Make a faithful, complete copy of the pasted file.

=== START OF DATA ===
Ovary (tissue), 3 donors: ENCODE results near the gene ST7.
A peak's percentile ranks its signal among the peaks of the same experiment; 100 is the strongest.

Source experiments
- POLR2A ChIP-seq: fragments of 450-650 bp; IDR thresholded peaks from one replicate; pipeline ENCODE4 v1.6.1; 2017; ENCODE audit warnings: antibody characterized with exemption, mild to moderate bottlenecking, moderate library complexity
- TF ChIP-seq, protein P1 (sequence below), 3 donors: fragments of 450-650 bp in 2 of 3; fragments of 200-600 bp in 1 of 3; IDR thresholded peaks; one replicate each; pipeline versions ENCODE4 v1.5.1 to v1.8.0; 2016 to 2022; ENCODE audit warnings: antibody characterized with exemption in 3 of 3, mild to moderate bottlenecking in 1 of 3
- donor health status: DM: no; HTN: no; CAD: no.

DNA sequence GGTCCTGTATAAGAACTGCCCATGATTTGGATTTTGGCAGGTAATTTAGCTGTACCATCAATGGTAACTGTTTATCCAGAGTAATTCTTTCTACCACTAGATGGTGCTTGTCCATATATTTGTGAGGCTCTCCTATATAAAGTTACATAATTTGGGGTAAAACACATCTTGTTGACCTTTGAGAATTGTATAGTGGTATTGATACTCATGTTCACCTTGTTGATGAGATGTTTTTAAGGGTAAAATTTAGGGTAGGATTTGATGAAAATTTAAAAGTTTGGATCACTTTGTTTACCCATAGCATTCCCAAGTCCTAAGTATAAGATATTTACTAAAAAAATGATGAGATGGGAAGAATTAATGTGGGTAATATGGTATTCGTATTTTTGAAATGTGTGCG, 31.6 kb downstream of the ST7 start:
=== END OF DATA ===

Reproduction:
Ovary (tissue), 3 donors: ENCODE results near the gene ST7.
A peak's percentile ranks its signal among the peaks of the same experiment; 100 is the strongest.

Source experiments
- POLR2A ChIP-seq: fragments of 450-650 bp; IDR thresholded peaks from one replicate; pipeline ENCODE4 v1.6.1; 2017; ENCODE audit warnings: antibody characterized with exemption, mild to moderate bottlenecking, moderate library complexity
- TF ChIP-seq, protein P1 (sequence below), 3 donors: fragments of 450-650 bp in 2 of 3; fragments of 200-600 bp in 1 of 3; IDR thresholded peaks; one replicate each; pipeline versions ENCODE4 v1.5.1 to v1.8.0; 2016 to 2022; ENCODE audit warnings: antibody characterized with exemption in 3 of 3, mild to moderate bottlenecking in 1 of 3
- donor health status: DM: no; HTN: no; CAD: no.

DNA sequence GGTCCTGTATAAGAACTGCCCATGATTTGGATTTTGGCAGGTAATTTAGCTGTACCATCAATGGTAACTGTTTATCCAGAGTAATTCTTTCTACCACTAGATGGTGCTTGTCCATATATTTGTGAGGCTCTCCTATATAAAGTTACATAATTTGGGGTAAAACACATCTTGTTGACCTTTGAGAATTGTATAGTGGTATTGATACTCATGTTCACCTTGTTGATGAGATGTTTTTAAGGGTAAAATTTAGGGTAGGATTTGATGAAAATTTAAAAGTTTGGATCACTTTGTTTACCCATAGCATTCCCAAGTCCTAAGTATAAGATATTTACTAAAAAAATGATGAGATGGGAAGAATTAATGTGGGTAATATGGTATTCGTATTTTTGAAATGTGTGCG, 31.6 kb downstream of the ST7 start: